You Haven’t Spun Your Last Web, Spiderman

By Alexandra Allyn ‘13

The Karate Kid, Spiderman, and Footloose all have one thing in common. They are all movies given creative facelifts and remakes. However, what set them apart from the Spiderman franchise are their age differences. Both the Karate Kid and Footloose were made in the 1980s, leaving appropriate time for a remake. Spiderman, however, only has a 10 year age gap. Too soon? The right choice? Opinions seem to differ.

The Spiderman franchise began in 2002. We all know the story of Peter Parker and the spider bite that made him into a hero. Upon its release, it welcomed positive reviews. Kirk Honeycutt from The Hollywood Reporter said “the filmmakers’ imaginations work in overdrive from the clever design of the cobwebby opening credits… to a finale that leaves character relationships open ended for future adventures.” With such positive reviews and box office success, two more movies followed, with the last coming out in 2007. Time passed and director Mark Webb thought that the franchise was ready for a reboot. With a promising cast of Andrew Garfield as Spidey himself and Emma Stone as Gwen Stacey, his object of affection, Mark Webb was spinning a “Webb” of hope.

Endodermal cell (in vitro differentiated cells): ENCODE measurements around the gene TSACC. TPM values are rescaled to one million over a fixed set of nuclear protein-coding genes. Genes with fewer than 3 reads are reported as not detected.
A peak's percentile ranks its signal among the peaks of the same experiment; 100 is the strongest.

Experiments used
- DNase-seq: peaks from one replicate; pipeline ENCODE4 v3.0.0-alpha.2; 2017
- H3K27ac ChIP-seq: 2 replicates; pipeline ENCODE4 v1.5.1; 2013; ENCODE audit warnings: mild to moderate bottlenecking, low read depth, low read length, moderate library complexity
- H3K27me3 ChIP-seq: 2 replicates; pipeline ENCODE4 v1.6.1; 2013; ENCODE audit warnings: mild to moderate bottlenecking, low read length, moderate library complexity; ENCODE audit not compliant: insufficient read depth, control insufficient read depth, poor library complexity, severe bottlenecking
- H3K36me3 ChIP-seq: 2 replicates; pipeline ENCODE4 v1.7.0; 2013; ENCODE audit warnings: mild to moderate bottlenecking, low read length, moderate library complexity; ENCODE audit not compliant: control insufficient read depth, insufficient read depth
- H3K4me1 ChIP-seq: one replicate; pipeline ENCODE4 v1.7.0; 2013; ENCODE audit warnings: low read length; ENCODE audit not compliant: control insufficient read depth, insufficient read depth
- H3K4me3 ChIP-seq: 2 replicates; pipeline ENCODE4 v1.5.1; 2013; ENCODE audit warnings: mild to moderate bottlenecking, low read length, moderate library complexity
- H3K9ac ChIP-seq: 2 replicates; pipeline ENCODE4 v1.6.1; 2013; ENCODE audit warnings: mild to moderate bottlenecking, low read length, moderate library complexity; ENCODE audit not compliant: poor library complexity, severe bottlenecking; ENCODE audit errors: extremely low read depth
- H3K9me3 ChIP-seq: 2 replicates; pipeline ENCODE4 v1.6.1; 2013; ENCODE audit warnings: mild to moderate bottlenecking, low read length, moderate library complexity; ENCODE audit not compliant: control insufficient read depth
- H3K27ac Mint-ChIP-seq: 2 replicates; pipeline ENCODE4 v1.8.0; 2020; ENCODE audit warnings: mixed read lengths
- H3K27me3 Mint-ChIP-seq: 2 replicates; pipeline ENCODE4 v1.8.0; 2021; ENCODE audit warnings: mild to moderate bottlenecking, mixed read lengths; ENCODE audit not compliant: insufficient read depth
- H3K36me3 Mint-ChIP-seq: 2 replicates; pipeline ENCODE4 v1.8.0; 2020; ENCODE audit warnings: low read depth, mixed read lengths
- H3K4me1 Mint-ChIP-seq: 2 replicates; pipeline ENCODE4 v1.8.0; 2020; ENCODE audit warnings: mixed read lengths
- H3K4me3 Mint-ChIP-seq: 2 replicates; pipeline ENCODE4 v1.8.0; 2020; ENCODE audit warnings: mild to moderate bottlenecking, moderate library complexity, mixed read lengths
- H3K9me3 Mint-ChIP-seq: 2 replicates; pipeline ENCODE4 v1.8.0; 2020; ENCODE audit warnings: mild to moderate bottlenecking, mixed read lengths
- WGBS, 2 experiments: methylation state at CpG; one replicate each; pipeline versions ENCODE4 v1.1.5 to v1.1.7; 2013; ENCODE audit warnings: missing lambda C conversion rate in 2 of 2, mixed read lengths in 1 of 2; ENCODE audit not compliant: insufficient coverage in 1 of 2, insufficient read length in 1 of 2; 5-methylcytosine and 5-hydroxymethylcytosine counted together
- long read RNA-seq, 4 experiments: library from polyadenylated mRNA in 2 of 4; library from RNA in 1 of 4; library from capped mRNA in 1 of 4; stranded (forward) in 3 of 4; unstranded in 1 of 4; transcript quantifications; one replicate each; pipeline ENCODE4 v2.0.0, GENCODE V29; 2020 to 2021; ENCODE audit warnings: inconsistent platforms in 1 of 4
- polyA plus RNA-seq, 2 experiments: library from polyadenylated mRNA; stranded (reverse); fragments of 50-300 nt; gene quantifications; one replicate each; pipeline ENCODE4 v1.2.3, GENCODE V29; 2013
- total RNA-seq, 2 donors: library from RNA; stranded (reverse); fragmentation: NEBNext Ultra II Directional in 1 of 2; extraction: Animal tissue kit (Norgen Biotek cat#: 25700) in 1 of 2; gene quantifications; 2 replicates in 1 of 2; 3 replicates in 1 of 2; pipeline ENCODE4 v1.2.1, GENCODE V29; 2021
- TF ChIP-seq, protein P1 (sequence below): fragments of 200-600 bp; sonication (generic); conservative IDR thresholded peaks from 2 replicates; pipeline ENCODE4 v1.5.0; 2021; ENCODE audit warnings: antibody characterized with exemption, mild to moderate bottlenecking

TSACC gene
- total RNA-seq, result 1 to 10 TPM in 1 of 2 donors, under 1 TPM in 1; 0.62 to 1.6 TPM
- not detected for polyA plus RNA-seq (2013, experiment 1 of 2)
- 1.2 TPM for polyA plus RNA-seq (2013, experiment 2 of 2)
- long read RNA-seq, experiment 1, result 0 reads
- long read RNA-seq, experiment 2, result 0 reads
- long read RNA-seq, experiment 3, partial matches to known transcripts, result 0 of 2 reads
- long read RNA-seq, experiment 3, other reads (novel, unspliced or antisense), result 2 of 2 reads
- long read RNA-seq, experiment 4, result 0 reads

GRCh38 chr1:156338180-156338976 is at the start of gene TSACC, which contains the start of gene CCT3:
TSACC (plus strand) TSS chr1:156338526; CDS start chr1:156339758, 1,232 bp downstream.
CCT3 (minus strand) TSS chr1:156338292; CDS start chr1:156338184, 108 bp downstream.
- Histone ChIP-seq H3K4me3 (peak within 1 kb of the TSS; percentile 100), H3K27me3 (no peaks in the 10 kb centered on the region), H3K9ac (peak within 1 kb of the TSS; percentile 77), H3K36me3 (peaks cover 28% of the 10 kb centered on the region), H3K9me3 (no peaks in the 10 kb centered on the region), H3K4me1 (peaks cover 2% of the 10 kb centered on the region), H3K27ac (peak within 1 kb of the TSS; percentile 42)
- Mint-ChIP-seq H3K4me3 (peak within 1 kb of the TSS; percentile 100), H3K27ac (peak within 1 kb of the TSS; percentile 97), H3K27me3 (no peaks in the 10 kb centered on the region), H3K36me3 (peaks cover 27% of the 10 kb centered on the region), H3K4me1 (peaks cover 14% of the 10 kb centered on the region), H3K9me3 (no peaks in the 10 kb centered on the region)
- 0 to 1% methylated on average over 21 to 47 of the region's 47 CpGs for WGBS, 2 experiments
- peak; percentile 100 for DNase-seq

With the announcement of a premature Spiderman film came doubt. It brought to mind the old phrase “If it ain’t broke, don’t fix it!” However, these opinions were quickly put to rest. It received a “certified fresh” rating from the popular movie review website Rotten Tomatoes, and is the 45th highest grossing film of all time. Christopher Orr of The Atlantic said, “The Amazing Spider-Man is considerably more fun-and, yes, even touching-than so premature a reboot had any right to be.”

Nick Bartlett, a senior, feels the same way. “I liked it better than the original. It felt more personal, and I could relate to Andrew Garfield better.” These reviewers would argue the remake was the right choice.

Not all opinions on the film were positive. Although successful, it did not do as well as its predecessor when it came to the box office. Dana Stevens of Slate magazine doubted the need for a remake. “This might be a fun summer blockbuster if only it even remotely needed to exist.” Some felt that the movie was irrelevant and lacked what the other had brought-fun.

Graeme Anderson, a junior, felt it was repetitive. “There were very few original things about it. I’ve seen it all before.” To him, the decision to remake was one that was unneeded.

So what’s the final decision? If it were up to me, I’d have to disagree. I thought the film had tons of action and laughs while seamlessly weaving in plenty of heart. Having seen both movies, I felt that Andrew Garfield played a better Peter Parker, and I found myself entranced the whole time. But don’t listen to me. I’m not a professional movie critic…yet. A decision on whether the timing of the film was appropriate may never come to be, but all that is for certain is that there are already talks of a trilogy. Obviously, it can’t be all that bad.  Check the movie out for yourself. Sony Pictures Home Entertainment will release the DVD of The Amazing Spider-Man on November 9, 2012.

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